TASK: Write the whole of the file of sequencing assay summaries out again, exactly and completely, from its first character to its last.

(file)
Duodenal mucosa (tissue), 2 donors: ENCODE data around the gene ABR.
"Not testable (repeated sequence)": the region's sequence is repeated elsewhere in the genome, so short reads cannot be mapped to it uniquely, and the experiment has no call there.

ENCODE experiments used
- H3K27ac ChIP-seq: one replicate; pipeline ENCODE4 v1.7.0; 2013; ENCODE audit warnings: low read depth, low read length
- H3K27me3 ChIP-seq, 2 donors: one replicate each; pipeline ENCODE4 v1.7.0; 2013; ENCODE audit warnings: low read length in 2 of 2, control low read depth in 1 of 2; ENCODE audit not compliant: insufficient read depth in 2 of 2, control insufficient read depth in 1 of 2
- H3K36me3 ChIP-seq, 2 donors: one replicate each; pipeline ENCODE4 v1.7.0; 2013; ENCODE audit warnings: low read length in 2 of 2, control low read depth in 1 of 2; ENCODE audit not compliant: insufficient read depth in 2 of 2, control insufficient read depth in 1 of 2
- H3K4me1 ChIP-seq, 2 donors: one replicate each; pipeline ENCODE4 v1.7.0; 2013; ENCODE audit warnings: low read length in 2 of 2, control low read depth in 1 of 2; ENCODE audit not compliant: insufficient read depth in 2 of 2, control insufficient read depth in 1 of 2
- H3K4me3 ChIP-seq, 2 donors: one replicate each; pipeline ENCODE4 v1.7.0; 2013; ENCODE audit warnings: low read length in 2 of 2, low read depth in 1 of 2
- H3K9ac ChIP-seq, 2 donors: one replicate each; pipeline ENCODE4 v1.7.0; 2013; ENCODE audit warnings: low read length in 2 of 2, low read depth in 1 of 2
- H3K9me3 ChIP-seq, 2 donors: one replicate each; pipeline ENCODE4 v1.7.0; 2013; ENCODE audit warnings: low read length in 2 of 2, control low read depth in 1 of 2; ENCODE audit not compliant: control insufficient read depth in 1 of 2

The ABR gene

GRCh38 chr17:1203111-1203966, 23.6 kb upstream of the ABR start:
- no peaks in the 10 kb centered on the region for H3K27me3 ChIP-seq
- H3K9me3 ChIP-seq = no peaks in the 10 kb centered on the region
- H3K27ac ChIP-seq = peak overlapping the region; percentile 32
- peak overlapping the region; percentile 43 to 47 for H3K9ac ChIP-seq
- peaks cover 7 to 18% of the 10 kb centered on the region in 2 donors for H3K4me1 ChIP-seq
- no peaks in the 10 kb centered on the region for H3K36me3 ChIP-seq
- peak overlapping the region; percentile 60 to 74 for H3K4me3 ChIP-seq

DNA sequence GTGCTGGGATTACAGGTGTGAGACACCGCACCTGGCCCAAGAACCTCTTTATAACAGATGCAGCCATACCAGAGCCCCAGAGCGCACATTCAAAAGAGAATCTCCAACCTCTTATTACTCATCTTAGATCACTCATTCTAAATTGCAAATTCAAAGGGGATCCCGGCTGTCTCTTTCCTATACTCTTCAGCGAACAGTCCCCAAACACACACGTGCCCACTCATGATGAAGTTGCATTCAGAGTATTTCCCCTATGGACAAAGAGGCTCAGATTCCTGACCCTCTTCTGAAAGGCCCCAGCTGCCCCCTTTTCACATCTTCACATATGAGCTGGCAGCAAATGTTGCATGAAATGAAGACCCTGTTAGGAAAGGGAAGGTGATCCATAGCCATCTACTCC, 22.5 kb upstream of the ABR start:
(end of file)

Duodenal mucosa (tissue), 2 donors: ENCODE data around the gene ABR.
"Not testable (repeated sequence)": the region's sequence is repeated elsewhere in the genome, so short reads cannot be mapped to it uniquely, and the experiment has no call there.

ENCODE experiments used
- H3K27ac ChIP-seq: one replicate; pipeline ENCODE4 v1.7.0; 2013; ENCODE audit warnings: low read depth, low read length
- H3K27me3 ChIP-seq, 2 donors: one replicate each; pipeline ENCODE4 v1.7.0; 2013; ENCODE audit warnings: low read length in 2 of 2, control low read depth in 1 of 2; ENCODE audit not compliant: insufficient read depth in 2 of 2, control insufficient read depth in 1 of 2
- H3K36me3 ChIP-seq, 2 donors: one replicate each; pipeline ENCODE4 v1.7.0; 2013; ENCODE audit warnings: low read length in 2 of 2, control low read depth in 1 of 2; ENCODE audit not compliant: insufficient read depth in 2 of 2, control insufficient read depth in 1 of 2
- H3K4me1 ChIP-seq, 2 donors: one replicate each; pipeline ENCODE4 v1.7.0; 2013; ENCODE audit warnings: low read length in 2 of 2, control low read depth in 1 of 2; ENCODE audit not compliant: insufficient read depth in 2 of 2, control insufficient read depth in 1 of 2
- H3K4me3 ChIP-seq, 2 donors: one replicate each; pipeline ENCODE4 v1.7.0; 2013; ENCODE audit warnings: low read length in 2 of 2, low read depth in 1 of 2
- H3K9ac ChIP-seq, 2 donors: one replicate each; pipeline ENCODE4 v1.7.0; 2013; ENCODE audit warnings: low read length in 2 of 2, low read depth in 1 of 2
- H3K9me3 ChIP-seq, 2 donors: one replicate each; pipeline ENCODE4 v1.7.0; 2013; ENCODE audit warnings: low read length in 2 of 2, control low read depth in 1 of 2; ENCODE audit not compliant: control insufficient read depth in 1 of 2

The ABR gene

GRCh38 chr17:1203111-1203966, 23.6 kb upstream of the ABR start:
- no peaks in the 10 kb centered on the region for H3K27me3 ChIP-seq
- H3K9me3 ChIP-seq = no peaks in the 10 kb centered on the region
- H3K27ac ChIP-seq = peak overlapping the region; percentile 32
- peak overlapping the region; percentile 43 to 47 for H3K9ac ChIP-seq
- peaks cover 7 to 18% of the 10 kb centered on the region in 2 donors for H3K4me1 ChIP-seq
- no peaks in the 10 kb centered on the region for H3K36me3 ChIP-seq
- peak overlapping the region; percentile 60 to 74 for H3K4me3 ChIP-seq

DNA sequence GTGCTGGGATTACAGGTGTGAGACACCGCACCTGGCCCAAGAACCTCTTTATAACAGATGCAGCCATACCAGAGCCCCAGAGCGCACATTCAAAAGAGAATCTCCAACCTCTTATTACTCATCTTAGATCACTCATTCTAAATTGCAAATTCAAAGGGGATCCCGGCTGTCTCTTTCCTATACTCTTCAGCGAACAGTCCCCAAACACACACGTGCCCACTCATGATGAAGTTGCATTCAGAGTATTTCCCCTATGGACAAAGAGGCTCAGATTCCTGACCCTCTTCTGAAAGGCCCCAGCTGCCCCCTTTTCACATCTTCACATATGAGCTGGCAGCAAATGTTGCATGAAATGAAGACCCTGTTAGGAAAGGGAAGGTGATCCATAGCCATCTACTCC, 22.5 kb upstream of the ABR start: